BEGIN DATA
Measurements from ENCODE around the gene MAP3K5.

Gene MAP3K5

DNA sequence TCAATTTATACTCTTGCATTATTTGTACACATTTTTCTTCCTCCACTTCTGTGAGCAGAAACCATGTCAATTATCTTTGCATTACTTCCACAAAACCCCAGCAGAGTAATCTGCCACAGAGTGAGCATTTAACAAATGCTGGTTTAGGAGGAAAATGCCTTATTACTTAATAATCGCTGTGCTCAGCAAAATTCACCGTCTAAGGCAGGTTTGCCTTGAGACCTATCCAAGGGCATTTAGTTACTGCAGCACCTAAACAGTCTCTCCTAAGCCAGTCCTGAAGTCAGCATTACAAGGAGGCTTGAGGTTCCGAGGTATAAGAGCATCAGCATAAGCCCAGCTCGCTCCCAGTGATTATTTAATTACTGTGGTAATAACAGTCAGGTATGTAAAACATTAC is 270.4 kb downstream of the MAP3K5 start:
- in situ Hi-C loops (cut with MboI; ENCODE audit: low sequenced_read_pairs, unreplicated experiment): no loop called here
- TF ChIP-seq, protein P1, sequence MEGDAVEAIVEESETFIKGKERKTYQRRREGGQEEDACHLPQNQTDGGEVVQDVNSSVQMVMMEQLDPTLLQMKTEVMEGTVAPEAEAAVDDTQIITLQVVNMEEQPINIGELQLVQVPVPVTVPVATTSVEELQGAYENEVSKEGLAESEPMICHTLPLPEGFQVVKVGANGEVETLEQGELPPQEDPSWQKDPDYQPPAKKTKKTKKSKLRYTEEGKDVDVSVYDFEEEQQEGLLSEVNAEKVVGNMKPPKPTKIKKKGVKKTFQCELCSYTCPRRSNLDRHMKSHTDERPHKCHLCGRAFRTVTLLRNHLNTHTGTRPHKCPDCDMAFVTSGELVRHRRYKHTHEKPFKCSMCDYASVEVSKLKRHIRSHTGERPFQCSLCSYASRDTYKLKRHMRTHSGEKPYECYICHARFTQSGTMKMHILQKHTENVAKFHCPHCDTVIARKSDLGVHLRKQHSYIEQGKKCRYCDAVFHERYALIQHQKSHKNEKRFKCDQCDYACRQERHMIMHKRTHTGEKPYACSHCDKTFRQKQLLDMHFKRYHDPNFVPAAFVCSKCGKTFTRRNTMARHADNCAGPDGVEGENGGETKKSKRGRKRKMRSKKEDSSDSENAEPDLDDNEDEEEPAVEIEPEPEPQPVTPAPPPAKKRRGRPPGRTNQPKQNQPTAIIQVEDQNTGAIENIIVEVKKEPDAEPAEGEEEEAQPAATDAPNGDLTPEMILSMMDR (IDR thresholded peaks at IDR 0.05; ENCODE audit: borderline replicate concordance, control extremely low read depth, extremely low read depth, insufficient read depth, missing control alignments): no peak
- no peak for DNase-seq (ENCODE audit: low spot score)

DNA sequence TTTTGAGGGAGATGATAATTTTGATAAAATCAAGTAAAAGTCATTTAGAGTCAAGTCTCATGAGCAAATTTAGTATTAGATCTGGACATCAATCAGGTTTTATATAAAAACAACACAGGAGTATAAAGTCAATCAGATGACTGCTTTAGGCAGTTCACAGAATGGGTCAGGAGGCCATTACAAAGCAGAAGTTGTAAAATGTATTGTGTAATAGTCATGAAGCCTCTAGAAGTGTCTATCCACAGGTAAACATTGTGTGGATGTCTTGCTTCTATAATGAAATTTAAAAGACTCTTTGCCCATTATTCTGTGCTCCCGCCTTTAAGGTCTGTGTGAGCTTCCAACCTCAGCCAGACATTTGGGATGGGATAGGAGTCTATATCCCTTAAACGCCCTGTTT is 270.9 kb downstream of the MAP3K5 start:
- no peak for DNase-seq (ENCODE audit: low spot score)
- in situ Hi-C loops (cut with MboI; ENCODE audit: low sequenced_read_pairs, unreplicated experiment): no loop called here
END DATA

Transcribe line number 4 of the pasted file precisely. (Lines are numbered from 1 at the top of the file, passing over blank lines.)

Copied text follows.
- in situ Hi-C loops (cut with MboI; ENCODE audit: low sequenced_read_pairs, unreplicated experiment): no loop called here